Both the Federal Trade Commission and the National Advertising Division are keeping a close eye on native advertising, as marketers and publishers alike push the boundaries of sponsored native content.
While the goal of native advertising is to produce content that strongly resembles editorial coverage or news, the debate continues as to how the native content needs to be labeled.
A shining example of the blurred lines in native advertising was apparent in the September issue of Shape magazine. The magazine posted a full-page article chock full of facts about the importance of hydration. How the lines became blurred in this advertisement is that it was titled as “News,” yet was promoting a product linked directly to the magazine—Shape Water Boosters.
A fair question that arises is whether or not the lines were truly blurred in this example since the magazine is directly related to the product at hand. The advertisement labeled as “News” had no additional byline stating who it was sponsored by or provided by even though “Shape” is apparent in the product name.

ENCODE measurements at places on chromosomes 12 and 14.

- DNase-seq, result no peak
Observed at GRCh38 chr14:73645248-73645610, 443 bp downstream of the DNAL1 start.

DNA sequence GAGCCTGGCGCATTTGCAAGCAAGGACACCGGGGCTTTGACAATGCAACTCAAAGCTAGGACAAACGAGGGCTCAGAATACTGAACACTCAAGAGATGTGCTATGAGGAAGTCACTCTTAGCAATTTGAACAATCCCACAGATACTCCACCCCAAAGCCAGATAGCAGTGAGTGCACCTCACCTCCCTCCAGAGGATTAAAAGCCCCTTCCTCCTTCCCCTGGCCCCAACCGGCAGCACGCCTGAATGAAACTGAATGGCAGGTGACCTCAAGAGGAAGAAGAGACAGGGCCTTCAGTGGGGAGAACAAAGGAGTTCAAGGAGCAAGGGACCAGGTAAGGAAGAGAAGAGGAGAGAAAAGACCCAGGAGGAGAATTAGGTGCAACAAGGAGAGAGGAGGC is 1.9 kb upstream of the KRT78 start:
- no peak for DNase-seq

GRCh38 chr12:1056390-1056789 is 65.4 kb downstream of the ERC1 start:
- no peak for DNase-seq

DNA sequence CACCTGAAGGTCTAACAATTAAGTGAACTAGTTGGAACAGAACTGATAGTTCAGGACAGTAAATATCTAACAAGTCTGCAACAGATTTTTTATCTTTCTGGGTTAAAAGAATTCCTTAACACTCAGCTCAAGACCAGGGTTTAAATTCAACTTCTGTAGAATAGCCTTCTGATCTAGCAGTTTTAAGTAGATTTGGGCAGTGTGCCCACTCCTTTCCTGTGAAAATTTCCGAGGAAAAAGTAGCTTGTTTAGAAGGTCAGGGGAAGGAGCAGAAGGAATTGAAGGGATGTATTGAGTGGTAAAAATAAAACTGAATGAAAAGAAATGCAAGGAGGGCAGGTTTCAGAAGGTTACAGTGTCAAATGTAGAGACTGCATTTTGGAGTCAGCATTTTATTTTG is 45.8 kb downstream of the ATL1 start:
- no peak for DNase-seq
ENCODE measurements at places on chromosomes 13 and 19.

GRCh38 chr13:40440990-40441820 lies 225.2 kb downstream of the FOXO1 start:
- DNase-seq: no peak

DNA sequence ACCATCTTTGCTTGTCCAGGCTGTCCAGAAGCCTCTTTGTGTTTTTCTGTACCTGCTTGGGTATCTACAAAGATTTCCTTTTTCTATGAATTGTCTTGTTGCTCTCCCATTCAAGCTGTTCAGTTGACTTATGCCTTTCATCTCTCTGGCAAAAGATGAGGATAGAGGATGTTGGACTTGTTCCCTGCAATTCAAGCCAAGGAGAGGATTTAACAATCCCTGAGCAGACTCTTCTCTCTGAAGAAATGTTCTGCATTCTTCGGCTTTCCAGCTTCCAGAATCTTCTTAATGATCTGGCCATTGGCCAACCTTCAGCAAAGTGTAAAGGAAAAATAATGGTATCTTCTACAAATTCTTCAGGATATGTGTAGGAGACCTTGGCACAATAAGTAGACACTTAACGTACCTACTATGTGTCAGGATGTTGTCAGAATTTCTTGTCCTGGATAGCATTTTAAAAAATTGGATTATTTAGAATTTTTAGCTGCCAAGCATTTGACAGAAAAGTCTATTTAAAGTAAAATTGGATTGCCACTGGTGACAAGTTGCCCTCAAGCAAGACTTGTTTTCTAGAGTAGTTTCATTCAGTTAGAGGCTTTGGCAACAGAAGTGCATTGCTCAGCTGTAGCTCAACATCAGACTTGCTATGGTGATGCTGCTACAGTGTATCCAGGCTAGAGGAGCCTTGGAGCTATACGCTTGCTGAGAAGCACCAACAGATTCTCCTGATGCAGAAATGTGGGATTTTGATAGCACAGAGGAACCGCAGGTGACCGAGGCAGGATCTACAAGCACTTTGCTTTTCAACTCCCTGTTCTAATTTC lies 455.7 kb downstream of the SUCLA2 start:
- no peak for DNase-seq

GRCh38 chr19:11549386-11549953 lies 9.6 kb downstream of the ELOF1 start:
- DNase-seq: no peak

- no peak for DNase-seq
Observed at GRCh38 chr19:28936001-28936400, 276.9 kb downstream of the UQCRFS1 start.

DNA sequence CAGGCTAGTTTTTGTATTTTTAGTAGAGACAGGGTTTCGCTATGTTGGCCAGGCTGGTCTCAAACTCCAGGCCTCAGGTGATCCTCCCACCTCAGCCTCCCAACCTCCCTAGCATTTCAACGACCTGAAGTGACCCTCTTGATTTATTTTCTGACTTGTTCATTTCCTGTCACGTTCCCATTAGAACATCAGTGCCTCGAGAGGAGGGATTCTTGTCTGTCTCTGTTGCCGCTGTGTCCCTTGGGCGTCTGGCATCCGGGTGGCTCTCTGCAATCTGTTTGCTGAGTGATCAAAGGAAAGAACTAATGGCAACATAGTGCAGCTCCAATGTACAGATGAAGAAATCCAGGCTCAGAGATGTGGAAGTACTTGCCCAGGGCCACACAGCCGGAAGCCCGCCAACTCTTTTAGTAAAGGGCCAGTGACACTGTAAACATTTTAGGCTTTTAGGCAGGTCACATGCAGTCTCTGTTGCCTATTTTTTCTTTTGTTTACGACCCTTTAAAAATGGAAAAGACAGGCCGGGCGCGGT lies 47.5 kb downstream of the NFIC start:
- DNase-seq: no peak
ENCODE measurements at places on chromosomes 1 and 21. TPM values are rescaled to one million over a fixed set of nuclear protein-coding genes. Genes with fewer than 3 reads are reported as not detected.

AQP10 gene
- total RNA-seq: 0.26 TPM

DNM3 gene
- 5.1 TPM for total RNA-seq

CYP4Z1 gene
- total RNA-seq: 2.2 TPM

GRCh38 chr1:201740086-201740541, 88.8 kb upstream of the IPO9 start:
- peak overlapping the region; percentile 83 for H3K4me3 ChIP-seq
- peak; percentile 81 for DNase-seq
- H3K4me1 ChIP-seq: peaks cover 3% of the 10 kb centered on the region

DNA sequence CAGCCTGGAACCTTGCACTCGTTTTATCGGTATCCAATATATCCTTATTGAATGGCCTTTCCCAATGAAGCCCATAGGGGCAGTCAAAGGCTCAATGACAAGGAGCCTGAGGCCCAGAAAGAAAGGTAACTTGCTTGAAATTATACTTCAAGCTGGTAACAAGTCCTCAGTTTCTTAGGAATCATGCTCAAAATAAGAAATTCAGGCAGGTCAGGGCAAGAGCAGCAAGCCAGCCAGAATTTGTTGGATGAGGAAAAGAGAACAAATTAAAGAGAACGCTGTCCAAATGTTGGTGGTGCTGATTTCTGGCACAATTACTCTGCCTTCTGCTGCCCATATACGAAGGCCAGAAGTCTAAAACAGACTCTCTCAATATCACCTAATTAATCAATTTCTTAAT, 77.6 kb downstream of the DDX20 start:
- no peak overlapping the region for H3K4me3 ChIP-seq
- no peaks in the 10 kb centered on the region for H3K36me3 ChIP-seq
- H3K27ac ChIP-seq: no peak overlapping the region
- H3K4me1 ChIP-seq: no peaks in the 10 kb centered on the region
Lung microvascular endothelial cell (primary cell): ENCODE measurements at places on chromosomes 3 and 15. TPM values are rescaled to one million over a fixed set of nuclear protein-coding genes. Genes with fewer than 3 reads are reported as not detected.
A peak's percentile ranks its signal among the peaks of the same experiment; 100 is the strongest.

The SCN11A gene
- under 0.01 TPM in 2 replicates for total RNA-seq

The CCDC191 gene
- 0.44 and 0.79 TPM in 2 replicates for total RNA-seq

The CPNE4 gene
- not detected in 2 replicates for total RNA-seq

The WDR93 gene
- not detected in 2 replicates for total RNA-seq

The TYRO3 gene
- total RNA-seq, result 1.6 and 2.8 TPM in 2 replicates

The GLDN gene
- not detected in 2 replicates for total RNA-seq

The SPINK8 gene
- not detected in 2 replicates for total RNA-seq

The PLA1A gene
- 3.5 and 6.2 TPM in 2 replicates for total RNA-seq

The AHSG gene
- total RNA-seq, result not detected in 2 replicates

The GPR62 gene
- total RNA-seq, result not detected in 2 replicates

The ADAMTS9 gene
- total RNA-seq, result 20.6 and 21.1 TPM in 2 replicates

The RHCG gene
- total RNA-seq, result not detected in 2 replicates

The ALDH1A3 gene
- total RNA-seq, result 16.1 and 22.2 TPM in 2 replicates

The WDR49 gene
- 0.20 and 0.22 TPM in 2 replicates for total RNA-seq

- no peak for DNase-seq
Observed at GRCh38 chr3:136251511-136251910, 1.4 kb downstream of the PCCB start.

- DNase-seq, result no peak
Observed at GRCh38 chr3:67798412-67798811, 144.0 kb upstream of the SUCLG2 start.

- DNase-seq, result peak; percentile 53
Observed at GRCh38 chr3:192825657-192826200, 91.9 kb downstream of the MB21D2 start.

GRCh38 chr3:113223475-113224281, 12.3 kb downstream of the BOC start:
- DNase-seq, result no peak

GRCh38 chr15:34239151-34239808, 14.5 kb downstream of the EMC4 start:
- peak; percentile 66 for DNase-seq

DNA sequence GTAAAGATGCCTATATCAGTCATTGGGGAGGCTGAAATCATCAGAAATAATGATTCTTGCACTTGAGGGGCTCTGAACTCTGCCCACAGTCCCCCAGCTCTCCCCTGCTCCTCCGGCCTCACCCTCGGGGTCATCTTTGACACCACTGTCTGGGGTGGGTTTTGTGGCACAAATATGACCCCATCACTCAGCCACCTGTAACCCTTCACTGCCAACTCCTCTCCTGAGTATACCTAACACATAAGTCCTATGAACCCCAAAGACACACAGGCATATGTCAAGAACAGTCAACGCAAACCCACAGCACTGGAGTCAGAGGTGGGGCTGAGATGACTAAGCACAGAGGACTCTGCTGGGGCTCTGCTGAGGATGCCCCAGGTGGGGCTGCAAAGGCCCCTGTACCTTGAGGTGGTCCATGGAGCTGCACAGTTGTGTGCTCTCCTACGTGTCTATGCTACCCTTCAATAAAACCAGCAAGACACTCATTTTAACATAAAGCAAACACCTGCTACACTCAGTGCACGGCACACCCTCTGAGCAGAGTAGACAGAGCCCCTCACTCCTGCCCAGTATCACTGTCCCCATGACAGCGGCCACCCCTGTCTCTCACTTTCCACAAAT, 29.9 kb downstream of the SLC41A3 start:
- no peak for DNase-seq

After the review performed by the National Advertising Division (a branch of the Better Business Bureau), Shape magazine continued running their ad, but removed the “News” label and added a byline by the Shape magazine editor-in-chief.
While there is undoubtedly some gray area with this example, because Shape was advertising within its own publication, the Federal Trade Commission is working diligently to devise regulation and guidelines for the format of native content to ensure the lines aren’t so “blurry” in the future.